tlhIngan-Hol Archive: Mon Feb 11 19:30:29 2002
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Re: Artificial "real" languages (was Re: pIqaD)
- From: PeHruS9@aol.com
- Subject: Re: Artificial "real" languages (was Re: pIqaD)
- Date: Mon, 11 Feb 2002 19:30:23 EST
In a message dated 2/2/2002 10:10:19 PM Mountain Standard Time,
> ja' charghwI':
> >[Turkish] is probably
> >as close to an artificial language actually spoken by a whole country's
> >population as has ever existed in the world, though it is strongly based
> >on the
> >natural language that had preceeded it.
> Hebrew yIqel je. mu'tay' law' 'ogh wa' loD puqloDDaj je.
> wa'vatlh vaghmaH ben, boghpa' Eliezer Ben-Yehuda, Hol Qop 'oH.
> wa'vatlh cha'maH ben, chenpa' Hebrew Hol rIp, Hebrew HaDlaHbe' vay'.
> Qatlh Bible Hebrew 'ej pIj pupHa'. nap DaHjaj Hebrew.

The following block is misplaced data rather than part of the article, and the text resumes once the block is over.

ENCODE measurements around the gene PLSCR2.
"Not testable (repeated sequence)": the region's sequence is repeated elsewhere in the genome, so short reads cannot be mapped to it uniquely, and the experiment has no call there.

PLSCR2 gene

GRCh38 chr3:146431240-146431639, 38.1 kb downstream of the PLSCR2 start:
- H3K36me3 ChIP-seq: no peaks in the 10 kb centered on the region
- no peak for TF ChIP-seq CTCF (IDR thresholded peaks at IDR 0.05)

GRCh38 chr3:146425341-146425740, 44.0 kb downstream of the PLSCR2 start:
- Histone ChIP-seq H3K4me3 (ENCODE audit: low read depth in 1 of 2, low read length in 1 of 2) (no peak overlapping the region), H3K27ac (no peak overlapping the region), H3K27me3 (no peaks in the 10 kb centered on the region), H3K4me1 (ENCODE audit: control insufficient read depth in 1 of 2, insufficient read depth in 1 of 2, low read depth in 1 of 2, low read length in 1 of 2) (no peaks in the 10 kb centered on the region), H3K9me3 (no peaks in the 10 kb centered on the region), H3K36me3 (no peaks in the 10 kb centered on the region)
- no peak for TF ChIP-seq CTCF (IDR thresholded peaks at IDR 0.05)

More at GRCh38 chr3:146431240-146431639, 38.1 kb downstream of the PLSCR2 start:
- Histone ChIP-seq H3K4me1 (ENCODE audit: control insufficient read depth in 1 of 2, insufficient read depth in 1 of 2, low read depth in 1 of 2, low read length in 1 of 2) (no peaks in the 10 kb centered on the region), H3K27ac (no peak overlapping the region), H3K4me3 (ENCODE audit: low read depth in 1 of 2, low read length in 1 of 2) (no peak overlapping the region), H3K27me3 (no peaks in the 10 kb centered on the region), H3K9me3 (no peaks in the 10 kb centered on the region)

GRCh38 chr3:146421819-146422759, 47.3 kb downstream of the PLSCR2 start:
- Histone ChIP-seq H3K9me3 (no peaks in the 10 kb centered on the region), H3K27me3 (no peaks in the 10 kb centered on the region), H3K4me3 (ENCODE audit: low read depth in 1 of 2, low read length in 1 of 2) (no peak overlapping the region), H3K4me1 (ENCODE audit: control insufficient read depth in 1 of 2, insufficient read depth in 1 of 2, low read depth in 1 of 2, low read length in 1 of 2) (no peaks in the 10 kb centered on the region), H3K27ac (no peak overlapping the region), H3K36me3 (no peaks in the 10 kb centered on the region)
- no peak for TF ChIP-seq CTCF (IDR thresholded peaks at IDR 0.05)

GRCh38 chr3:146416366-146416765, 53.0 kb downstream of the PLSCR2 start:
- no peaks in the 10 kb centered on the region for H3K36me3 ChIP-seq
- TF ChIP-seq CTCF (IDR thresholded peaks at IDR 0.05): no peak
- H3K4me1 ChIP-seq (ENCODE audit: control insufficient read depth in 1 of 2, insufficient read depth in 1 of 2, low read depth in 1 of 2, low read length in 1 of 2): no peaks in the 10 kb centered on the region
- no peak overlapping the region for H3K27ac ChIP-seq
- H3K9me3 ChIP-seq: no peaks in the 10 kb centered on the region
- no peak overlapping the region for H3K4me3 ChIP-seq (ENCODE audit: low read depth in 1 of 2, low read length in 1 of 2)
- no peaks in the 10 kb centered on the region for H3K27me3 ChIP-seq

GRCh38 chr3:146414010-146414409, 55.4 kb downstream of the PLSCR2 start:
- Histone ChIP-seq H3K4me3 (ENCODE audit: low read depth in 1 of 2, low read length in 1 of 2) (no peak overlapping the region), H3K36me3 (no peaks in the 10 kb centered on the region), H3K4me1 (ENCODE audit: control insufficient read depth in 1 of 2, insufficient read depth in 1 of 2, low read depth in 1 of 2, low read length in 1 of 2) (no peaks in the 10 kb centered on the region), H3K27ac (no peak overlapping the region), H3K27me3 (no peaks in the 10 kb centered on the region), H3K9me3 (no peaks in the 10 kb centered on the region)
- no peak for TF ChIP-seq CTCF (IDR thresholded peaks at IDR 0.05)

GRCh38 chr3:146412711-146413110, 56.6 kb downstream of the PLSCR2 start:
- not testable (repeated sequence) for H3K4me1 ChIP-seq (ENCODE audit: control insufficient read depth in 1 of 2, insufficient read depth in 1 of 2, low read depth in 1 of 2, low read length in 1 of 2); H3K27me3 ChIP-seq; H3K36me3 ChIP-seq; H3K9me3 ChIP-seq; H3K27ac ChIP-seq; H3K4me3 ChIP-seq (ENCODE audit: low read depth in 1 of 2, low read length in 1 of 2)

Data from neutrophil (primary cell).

> -- ghunchu'wI' 'utlh
While I will not claim that Spanish and Irish are created or recreated for a
nation, about 600 years ago Sapnish underwent standardization of spelling and
about 100 years ago the Irish government began a push for the renewal of the
language. Spanish was neither dead nor truly stale, it just need spelling
standards. Since then, TexMex Spanish has exhibited numerous variant
spellings again. Irish never really died out in northwest Ireland, the rest
of the country lost use of it.
On a completely different line, lots of us are in the process of recording
languages which will not endure much longer. I am working on Atayal and Ute.